• Processes – Making sure the right processes are in place for quality assurance and monitoring of services.
  • Products – Setting requirements for services and their documentation; policies are a common example, but also templates for service documentation fall into this category.

We have addressed these topics in a SOA governance lifecycle model. This model defines six main processes which need to be executed to perform good SOA governance. The lifecycle represents one iteration, a scoped project to achieve a concrete goal in implementing a Service Oriented Architecture. SOA development takes place in many iterations of the SOA governance lifecycle. Through these iterations, the maturity level can (and should) increase.

The first two processes have a focus on the business, where the SOA vision and organizational impact is addressed. The next three processes form the focus of architects: service portfolio management, service lifecycle management and service portfolio management. The final process, service level management, is on the system administrator’s domain. However, all parties active in SOA governance should be involved in the entire lifecycle. How these parties are involved is described for each of the SOA governance lifecycle processes.

Vision on SOA

The first part of an iteration is to formulate long term goals for SOA, or to revise existing ones. This process specifies the organization’s perspective on SOA, but also the goals set for the current iteration on the lifecycle. The vision on SOA is a product of business and IT, where alignment is facilitated by the architect.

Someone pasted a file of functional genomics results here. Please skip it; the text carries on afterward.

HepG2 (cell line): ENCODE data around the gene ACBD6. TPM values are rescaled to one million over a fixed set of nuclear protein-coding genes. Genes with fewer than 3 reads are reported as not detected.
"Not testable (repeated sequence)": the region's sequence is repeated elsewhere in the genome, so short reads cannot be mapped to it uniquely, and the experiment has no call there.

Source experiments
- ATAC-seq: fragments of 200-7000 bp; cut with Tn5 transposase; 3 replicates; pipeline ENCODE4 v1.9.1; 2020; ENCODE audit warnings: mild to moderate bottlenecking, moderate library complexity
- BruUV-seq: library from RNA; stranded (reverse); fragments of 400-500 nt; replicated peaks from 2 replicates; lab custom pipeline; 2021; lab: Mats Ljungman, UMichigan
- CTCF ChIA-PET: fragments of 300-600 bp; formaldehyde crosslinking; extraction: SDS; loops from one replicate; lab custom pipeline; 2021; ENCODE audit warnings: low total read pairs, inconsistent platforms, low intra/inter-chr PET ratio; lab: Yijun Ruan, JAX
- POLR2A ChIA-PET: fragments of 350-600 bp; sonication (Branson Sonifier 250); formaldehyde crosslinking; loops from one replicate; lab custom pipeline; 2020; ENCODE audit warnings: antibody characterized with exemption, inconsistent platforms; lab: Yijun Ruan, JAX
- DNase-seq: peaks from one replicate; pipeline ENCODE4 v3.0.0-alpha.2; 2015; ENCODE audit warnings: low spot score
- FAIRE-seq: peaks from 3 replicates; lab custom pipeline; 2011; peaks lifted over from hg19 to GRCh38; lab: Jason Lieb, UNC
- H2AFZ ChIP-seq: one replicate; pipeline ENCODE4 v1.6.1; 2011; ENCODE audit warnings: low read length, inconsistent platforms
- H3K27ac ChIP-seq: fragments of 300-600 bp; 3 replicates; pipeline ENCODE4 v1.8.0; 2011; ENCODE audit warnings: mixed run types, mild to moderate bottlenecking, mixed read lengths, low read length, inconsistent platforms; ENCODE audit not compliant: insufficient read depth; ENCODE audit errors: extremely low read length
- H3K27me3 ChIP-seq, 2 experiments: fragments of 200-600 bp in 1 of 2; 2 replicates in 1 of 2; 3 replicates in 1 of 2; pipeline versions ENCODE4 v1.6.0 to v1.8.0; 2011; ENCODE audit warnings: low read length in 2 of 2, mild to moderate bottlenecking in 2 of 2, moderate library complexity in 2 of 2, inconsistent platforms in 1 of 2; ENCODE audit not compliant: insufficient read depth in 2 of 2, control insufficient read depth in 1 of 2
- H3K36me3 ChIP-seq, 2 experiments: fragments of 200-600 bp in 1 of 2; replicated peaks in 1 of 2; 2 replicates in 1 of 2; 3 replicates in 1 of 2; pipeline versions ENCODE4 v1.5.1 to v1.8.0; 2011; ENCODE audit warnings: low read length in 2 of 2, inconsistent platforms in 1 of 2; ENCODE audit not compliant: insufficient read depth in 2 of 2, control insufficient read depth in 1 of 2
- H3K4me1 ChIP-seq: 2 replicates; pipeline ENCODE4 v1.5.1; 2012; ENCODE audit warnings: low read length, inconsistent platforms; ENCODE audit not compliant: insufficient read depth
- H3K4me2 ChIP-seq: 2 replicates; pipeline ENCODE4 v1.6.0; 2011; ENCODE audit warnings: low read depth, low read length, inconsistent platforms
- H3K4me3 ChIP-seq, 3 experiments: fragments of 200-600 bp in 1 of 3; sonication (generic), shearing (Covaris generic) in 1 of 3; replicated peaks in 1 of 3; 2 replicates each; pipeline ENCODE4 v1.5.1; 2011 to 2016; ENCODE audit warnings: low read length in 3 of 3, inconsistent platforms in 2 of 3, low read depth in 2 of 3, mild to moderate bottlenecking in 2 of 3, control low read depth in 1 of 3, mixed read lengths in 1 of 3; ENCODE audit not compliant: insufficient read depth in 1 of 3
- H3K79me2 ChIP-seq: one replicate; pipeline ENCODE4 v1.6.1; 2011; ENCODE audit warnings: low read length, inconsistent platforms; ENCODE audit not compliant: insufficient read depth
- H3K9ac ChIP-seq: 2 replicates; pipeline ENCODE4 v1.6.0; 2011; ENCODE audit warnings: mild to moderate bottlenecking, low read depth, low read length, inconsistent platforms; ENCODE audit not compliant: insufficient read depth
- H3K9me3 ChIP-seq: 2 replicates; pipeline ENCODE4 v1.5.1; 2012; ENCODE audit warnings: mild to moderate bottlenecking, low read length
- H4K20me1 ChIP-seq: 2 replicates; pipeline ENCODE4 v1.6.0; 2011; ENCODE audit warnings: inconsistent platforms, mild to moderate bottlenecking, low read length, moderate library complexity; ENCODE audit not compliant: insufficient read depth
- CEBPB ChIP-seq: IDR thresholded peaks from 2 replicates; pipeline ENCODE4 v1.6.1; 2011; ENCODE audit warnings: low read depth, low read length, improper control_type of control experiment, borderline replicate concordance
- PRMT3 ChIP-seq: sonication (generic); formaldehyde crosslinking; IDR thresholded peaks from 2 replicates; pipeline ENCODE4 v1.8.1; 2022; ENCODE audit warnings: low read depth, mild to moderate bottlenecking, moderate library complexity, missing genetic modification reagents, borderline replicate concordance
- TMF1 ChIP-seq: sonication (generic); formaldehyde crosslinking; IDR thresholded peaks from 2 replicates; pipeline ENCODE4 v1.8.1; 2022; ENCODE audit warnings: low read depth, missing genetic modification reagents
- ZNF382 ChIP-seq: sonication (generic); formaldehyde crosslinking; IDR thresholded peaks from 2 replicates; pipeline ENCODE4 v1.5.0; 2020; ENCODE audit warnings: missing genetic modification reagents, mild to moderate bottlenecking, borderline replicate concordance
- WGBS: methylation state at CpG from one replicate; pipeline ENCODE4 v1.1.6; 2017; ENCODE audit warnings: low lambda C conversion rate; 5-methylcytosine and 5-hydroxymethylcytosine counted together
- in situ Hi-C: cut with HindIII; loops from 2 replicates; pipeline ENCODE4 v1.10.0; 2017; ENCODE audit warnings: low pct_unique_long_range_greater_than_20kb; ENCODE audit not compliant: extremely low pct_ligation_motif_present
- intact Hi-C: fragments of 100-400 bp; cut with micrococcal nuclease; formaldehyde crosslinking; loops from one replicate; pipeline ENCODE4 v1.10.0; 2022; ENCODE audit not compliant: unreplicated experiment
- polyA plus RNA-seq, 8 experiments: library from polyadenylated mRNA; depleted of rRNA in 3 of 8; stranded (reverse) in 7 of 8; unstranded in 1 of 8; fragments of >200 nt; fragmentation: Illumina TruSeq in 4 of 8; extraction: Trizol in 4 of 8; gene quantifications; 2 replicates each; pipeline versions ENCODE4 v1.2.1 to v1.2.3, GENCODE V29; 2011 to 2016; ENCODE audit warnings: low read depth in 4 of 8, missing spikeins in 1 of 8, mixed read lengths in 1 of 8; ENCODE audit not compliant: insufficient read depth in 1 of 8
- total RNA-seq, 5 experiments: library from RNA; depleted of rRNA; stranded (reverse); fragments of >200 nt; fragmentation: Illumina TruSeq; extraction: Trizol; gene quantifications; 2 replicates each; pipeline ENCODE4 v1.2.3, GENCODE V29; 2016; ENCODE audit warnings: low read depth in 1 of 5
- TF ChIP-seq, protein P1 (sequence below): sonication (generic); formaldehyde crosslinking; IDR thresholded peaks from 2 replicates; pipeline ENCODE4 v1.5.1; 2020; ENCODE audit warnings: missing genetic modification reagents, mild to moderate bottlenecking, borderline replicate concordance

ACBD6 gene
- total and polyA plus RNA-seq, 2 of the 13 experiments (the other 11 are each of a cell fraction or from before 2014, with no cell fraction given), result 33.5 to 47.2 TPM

Creating the SOA organization

In this process the roles and responsibilities for SOA governance are defined. Often this leads to the initiation of some kind of SOA governance board (or Center of Excellence). This board should represent the stakeholders of SOA governance; from business and from IT. The SOA governance board decides on how the SOA governance lifecycle is implemented. Some guidelines are given later in this article. For the execution of the current lifecycle iteration, the right people need to be in the right place. This may not only require some extra training, also funding or incentive programmes are possible activities in this process. The SOA governance board should improve adoption of SOA principles by imposing standards and advocating SOA principles in the organization

Service portfolio management